Catherine Creek

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This article is about the stream in Oregon. For the stream in New York State, see Catherine Creek (New York).
Coordinates: 45°18′49″N 117°52′20″W / 45.31361°N 117.87222°W / 45.31361; -117.87222
Catherine Creek
Catherine Creek State Park - Oregon.jpg
Name origin: Catherine Godley, daughter of early settlers near Union [1]
Country United States
State Oregon
County Union
Source
 - location Wallowa–Whitman National Forest
 - elevation 3,650 ft (1,113 m) [2]
 - coordinates 45°07′12″N 117°38′50″W / 45.12000°N 117.64722°W / 45.12000; -117.64722 [3]
Mouth Grande Ronde River
 - location near Cove
 - elevation 2,690 ft (820 m) [3]
 - coordinates 45°18′49″N 117°52′20″W / 45.31361°N 117.87222°W / 45.31361; -117.87222 [3]
Length 32.4 mi (52.1 km)
Location of the mouth of Catherine Creek in Oregon

Catherine Creek is a 32.4-mile-long (52.1 km)[4] creek in northeastern Oregon, United States.[3] A tributary of the Grande Ronde River, it is the second-longest stream in the Grande Ronde Valley. Originating in the foothills of the Wallowa Mountains, it flows generally northwest through Catherine Creek State Park and the city of Union before joining the river.

The creek was named for Catherine Godley, a daughter of Thomas and M. E. Godley, who settled near Union in the 19th century.[1] A former variant name for the stream on some maps was Ladd Creek.[3] However, Ladd Creek on more recent maps is a stream flowing generally northeast from hills southeast of La Grande through the Ladd Marsh Game Management Area, joining Gekeler Slough before entering Catherine Creek.[5] Little Creek, a tributary of Catherine Creek, was formerly called Julianna Creek for the Godleys' other daughter.[1]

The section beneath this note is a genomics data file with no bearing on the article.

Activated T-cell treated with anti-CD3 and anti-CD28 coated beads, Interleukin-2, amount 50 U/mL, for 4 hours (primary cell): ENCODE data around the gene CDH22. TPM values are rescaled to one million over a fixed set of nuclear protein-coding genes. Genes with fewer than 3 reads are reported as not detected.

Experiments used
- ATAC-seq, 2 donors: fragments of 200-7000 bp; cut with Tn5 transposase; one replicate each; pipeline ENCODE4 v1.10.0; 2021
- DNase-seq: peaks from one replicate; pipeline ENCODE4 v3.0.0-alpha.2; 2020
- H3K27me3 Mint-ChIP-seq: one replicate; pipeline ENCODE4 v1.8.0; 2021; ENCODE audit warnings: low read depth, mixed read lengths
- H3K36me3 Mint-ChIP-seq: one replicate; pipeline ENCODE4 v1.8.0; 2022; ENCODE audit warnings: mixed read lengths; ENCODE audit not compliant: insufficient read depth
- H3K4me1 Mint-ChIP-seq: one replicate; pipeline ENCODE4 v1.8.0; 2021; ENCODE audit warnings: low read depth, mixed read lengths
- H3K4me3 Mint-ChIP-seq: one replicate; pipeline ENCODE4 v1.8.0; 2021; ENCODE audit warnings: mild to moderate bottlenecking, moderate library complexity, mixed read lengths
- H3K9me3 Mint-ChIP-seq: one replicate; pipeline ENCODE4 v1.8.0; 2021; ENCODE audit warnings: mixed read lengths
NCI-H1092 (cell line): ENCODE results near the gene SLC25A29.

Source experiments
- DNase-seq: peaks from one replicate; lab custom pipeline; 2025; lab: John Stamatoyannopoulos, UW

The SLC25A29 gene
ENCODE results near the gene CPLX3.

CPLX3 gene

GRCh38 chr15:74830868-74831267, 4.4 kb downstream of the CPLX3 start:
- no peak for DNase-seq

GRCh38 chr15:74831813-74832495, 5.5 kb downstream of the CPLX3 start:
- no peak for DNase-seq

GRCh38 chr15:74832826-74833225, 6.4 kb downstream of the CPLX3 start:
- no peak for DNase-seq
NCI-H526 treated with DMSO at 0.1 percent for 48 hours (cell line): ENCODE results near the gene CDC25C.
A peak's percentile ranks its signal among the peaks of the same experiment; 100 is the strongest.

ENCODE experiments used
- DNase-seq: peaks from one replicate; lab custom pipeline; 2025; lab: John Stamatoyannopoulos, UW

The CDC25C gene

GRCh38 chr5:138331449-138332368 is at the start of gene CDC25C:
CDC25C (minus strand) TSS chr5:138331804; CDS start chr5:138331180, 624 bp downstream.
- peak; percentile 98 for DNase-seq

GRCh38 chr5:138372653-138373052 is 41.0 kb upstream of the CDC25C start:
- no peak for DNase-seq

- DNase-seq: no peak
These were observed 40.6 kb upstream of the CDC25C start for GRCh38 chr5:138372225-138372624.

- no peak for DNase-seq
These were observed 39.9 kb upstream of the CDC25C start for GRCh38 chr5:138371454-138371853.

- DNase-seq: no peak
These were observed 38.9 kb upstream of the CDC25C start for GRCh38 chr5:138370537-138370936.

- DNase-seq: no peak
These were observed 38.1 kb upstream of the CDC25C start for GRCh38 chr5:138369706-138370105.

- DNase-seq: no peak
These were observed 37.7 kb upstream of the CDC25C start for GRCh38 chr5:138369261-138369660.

Course[edit]

Catherine Creek, flowing entirely within Union County, begins at the confluence of North Fork Catherine Creek and South Fork Catherine Creek in the Wallowa–Whitman National Forest. Running generally northwest from the foothills of the Wallowa Mountains along Oregon Route 203, the creek receives Little Catherine Creek from the right before entering Catherine Creek State Park. Continuing northwest through the city of Union, the creek receives Pyles Creek from the left and Little Creek from the right before turning away from the highway. Meandering north across the Grande Ronde Valley, the creek receives Ladd Creek (below its confluence with Gekeler Slough) and McAlister Slough, both from the left, and Mill Creek from the right before entering the Grande Ronde River west of Cove. The larger stream is a tributary of the Snake River.[5]

Recreation[edit]

Catherine Creek is open for catch-and-release fishing for wild steelhead downstream of the Highway 203 bridge above Catherine Creek State Park. Chinook salmon frequent the creek and its forks where they flow through the national forest to about 5 miles (8.0 km) upstream of the state park, but they and the resident bull trout in these streams are protected from fishing. Small wild rainbow trout also inhabit the upper creek and its forks.[6]

Catherine Creek State Park, about 8 miles (13 km) from Union, has a public campground, and camping is also permitted at a site in the national forest.[6] The campground at the 168-acre (68 ha) state park is open from mid-April through October.[7] The park also has picnic areas, restrooms, horseshoe pits, and hiking trails.[7]

See also[edit]

References[edit]

  1. ^ a b c McArthur, Lewis A.; McArthur, Lewis L. (2003) [1928]. Oregon Geographic Names (7th ed.). Portland: Oregon Historical Society Press. p. 180. ISBN 0-87595-277-1. 
  2. ^ Source elevation derived from Google Earth search using GNIS source coordinates.
  3. ^ a b c d e "Catherine Creek". Geographic Names Information System. United States Geological Survey. November 28, 1980. Retrieved April 9, 2012. 
  4. ^ "National Hydrography Dataset high-resolution flowline data (The National Map)". U.S. Geological Survey. Retrieved May 3, 2011. 
  5. ^ a b Oregon Atlas & Gazetteer. Freeport, Maine: DeLorme Mapping. 1991. p. 87. ISBN 0-89933-235-8. 
  6. ^ a b Sheehan, Madelynne Diness (2005). Fishing in Oregon (10th ed.). Scappoose, Oregon: Flying Pencil Publications. pp. 305–06. ISBN 0-916473-15-5. 
  7. ^ a b Bannan, Jan (2002). Oregon State Parks (2nd ed.). Seattle: The Mountaineers Books. p. 222. ISBN 0-89886-794-0.